Noun Entries in a Future Lexicon: ἔλεος

Our current lexica for Hellenistic Greek fall into two categories on the basis of their approach. The more traditional ones offer suggested translations (not real definitions) and examples of usage. The UBS lexicon classifies words on the basis of perceived semantic domains, grouping words with overlapping meaning into sense categories.

What I envision for a future lexicon is one that does not fit comfortably into either of these categories. It would provide examples of usage, of course, but it would provide a definition along the lines of modern dictionaries such as http://www.merriam-webster.com, and the discussion of examples should be different from what we currently find. Entries for nouns, for example, would also include information on the types of predicates for which the noun may function as an argument.

Let’s look at ἔλεος as an example. As something to be thought of (desired, neglected, remembered), ἔλεος functions as an argument of verbs like θέλω, ἀφίημι, and μιμνῄσκομαι:

1. ἔλεος θέλω καὶ οὐ θυσίαν· (Matthew 9:13 and 12:7)
2. ἀφήκατε τὰ βαρύτερα τοῦ νόμου, τὴν κρίσιν καὶ τὸ ἔλεος καὶ τὴν πίστιν· (Matthew 23:23)
3. μνησθῆναι ἐλέους (Luke 1:54)

When used to speak specifically of something that transpires between two people (where an English translation might speak of showing mercy), though, ἔλεος may serve as an argument of ποιέω. It is not an attitude to be shown or demonstrated, but an action to be  done.

4. ποιῆσαι ἔλεος μετὰ τῶν πατέρων ἡμῶν (Luke 1:72)
5. ὁ ποιήσας τὸ ἔλεος μετ᾿ αὐτοῦ. (Luke 10:37)

Notice the usage of a prepositional phrase μετά + genitive to modify ἔλεος in this sense.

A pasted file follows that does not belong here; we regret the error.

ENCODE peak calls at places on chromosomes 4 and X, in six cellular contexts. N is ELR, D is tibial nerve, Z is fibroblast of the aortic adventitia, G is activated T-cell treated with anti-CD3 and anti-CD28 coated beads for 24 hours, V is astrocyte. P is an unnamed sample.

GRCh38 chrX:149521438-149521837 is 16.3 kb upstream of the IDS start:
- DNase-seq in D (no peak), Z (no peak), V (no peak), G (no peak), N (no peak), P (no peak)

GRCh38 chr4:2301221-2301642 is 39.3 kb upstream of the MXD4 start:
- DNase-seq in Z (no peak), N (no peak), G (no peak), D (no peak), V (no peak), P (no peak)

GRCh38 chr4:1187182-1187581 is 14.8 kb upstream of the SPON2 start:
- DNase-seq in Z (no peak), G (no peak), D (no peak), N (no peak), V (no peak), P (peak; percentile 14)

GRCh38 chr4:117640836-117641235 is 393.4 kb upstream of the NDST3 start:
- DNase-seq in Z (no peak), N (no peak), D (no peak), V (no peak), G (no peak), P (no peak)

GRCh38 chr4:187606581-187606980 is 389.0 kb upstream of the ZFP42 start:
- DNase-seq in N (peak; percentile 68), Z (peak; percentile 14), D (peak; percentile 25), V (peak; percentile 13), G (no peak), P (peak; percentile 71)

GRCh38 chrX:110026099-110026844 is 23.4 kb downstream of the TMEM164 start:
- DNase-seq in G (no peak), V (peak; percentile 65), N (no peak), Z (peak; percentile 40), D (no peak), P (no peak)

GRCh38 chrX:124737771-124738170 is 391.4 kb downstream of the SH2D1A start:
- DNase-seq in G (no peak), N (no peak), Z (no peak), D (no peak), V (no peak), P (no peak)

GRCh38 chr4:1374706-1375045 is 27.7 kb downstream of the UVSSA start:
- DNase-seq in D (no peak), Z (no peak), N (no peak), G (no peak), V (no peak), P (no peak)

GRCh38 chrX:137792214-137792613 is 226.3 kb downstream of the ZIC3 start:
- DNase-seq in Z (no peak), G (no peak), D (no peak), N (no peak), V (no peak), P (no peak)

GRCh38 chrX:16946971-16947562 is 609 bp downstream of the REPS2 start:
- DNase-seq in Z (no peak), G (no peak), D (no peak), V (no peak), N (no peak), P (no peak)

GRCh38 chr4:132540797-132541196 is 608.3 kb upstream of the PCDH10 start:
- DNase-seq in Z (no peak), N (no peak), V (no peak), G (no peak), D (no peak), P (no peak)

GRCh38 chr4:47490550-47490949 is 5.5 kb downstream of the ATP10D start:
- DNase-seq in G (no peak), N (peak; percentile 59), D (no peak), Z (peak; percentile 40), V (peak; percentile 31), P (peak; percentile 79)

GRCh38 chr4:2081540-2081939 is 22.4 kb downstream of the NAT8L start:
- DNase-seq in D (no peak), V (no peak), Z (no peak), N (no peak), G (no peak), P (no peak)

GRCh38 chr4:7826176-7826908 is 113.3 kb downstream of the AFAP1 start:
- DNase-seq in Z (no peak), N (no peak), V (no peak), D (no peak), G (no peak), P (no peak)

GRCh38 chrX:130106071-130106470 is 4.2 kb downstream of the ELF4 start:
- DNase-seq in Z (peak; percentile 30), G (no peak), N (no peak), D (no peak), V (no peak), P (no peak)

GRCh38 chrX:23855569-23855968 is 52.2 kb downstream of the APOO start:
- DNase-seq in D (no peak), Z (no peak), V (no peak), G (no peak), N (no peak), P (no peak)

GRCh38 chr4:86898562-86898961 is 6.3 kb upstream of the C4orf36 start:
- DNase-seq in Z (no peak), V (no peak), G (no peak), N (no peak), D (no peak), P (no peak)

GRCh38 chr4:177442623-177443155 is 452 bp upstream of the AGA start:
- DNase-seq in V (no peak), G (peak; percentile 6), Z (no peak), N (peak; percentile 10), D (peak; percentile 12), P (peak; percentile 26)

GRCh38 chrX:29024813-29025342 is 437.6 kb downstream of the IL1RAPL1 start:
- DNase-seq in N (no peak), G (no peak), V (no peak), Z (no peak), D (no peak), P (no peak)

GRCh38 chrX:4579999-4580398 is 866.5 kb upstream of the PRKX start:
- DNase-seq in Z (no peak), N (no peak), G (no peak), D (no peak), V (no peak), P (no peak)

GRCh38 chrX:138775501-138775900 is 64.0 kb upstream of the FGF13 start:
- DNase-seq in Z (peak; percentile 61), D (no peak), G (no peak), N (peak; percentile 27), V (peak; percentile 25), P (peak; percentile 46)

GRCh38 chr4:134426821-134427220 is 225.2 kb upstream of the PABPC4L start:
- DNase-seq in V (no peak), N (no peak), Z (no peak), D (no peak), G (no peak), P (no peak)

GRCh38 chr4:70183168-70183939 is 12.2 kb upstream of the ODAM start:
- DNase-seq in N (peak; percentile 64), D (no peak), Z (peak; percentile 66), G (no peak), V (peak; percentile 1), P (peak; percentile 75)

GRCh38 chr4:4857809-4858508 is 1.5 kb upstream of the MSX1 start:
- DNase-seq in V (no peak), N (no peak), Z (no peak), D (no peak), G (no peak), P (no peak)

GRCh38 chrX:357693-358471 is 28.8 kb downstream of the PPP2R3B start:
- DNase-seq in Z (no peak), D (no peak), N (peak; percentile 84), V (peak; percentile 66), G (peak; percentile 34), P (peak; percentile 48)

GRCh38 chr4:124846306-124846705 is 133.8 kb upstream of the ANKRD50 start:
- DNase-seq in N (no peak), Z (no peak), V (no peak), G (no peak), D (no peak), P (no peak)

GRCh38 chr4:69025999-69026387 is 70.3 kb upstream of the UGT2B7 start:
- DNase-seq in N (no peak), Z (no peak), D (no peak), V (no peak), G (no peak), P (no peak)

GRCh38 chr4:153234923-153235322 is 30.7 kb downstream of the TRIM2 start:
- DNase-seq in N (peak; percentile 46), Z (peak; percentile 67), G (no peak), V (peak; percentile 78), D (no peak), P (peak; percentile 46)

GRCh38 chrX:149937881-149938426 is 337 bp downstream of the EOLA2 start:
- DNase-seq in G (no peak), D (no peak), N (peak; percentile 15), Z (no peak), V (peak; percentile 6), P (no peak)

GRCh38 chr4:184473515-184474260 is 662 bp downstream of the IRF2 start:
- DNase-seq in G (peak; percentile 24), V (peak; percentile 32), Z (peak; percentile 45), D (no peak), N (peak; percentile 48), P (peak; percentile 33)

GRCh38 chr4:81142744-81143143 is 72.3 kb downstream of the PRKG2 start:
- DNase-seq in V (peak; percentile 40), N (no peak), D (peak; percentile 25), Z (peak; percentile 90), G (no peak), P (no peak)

In the catholic epistles we find ἔλεος used as an argument of δίδωμι and λαμβάνω in  contexts where it involves an interaction between two parties. Ἔλεος is presented as being transferred from a giver to a recipient:

6. δῴη ἔλεος ὁ κύριος τῷ Ὀνησιφόρου οἴκῳ (2 Timothy 1:16)

Two verses later what is given (δίδωμι) is not ἔλεος, but the ability to find (εὐρίσκω) ἔλεος.

7. δῴη αὐτῷ ὁ κύριος εὑρεῖν ἔλεος (2 Timothy 1:18)

Here, ἔλεος functions directly as an argument of εὑρεῖν.

8. ἵνα λάβωμεν ἔλεος (Hebrews 4:16)

Here the focus is on the receiver rather than the giver, but ἔλεος remains a thing to be transferred from an actor to a recipient.

Still, in James 2:13 we find ἔλεος again as an argument of ποιέω:

9. ἡ γὰρ κρίσις ἀνέλεος τῷ μὴ ποιήσαντι ἔλεος·

A lexical entry that takes these examples seriously might define ἔλεος as an action to be done for the benefit of another, despite that other’s lack of merit—an action that can be viewed as a gift in appropriate contexts. But the entry would also need to specify that ἔλεος is never presented as a quality to be demonstrated. In this sense, it is unlike the English word mercy.

This does not mean of course, that we should avoid translating ποιεῖν ἔλεος as show mercy, but it does mean that commentators and even casual readers of the Greek text should recognize that such a translation, while necessary, is required because of the peculiar demands of English, and the image that would come to mind for a speaker of Ancient Greek at hearing ἔλεος was different in important ways from the one that comes to mind for English speakers who hear mercy.

7 Comments on “Noun Entries in a Future Lexicon: ἔλεος”